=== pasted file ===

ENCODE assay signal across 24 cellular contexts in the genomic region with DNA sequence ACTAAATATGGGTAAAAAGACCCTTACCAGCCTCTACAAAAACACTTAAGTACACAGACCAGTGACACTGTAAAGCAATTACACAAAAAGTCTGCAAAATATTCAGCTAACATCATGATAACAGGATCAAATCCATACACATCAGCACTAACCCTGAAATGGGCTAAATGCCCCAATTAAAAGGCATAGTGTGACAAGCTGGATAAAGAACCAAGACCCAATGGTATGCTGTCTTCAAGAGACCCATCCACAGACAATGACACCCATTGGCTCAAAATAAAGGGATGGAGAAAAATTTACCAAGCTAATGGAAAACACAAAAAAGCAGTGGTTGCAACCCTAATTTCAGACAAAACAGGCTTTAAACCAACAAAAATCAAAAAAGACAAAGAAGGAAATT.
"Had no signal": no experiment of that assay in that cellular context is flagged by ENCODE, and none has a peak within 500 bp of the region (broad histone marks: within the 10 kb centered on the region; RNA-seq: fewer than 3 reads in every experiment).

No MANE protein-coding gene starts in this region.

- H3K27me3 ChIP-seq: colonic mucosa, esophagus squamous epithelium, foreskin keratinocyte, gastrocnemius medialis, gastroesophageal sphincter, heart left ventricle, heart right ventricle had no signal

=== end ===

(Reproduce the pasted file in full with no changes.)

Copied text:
ENCODE assay signal across 24 cellular contexts in the genomic region with DNA sequence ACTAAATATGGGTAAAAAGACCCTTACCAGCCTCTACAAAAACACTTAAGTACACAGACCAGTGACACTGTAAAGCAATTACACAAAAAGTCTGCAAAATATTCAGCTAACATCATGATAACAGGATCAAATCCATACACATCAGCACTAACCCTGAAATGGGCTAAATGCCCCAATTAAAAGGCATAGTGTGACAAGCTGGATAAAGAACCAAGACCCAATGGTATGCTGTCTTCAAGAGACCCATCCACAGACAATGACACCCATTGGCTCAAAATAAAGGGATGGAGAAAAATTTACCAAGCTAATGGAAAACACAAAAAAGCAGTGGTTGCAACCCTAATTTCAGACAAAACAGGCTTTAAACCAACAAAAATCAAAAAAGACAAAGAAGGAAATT.
"Had no signal": no experiment of that assay in that cellular context is flagged by ENCODE, and none has a peak within 500 bp of the region (broad histone marks: within the 10 kb centered on the region; RNA-seq: fewer than 3 reads in every experiment).

No MANE protein-coding gene starts in this region.

- H3K27me3 ChIP-seq: colonic mucosa, esophagus squamous epithelium, foreskin keratinocyte, gastrocnemius medialis, gastroesophageal sphincter, heart left ventricle, heart right ventricle had no signal